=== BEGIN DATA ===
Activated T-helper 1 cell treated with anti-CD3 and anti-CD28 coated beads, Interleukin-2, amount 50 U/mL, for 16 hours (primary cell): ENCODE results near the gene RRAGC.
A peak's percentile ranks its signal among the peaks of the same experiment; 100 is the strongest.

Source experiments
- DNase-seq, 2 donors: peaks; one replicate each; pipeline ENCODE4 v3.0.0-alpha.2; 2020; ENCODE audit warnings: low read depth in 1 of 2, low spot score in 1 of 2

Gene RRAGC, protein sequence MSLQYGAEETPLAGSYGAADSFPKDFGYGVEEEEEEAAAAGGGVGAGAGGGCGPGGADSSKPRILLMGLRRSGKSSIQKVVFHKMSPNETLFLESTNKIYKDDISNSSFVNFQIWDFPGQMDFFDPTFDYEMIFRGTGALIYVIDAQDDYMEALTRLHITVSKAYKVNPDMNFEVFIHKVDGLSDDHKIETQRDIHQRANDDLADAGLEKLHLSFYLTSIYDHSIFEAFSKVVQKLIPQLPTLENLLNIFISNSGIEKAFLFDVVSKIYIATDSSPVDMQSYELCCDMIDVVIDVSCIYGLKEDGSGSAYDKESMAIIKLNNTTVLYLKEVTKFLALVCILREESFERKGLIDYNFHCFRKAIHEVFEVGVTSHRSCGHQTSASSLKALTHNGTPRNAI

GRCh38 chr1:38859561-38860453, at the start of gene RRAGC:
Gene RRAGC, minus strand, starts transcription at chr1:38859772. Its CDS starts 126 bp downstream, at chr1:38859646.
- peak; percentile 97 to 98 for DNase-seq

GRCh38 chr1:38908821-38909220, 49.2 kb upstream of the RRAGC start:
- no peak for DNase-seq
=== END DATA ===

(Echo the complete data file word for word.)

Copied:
Activated T-helper 1 cell treated with anti-CD3 and anti-CD28 coated beads, Interleukin-2, amount 50 U/mL, for 16 hours (primary cell): ENCODE results near the gene RRAGC.
A peak's percentile ranks its signal among the peaks of the same experiment; 100 is the strongest.

Source experiments
- DNase-seq, 2 donors: peaks; one replicate each; pipeline ENCODE4 v3.0.0-alpha.2; 2020; ENCODE audit warnings: low read depth in 1 of 2, low spot score in 1 of 2

Gene RRAGC, protein sequence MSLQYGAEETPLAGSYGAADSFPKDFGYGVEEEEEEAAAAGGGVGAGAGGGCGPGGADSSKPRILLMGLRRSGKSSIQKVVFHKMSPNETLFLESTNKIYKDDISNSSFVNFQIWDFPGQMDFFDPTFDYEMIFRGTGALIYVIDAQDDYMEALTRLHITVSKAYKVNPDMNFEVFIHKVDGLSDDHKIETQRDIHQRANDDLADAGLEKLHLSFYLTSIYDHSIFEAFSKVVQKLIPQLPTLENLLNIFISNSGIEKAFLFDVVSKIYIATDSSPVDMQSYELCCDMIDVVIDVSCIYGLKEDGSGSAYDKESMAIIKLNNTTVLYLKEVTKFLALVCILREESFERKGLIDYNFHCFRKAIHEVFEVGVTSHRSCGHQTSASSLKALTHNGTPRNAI

GRCh38 chr1:38859561-38860453, at the start of gene RRAGC:
Gene RRAGC, minus strand, starts transcription at chr1:38859772. Its CDS starts 126 bp downstream, at chr1:38859646.
- peak; percentile 97 to 98 for DNase-seq

GRCh38 chr1:38908821-38909220, 49.2 kb upstream of the RRAGC start:
- no peak for DNase-seq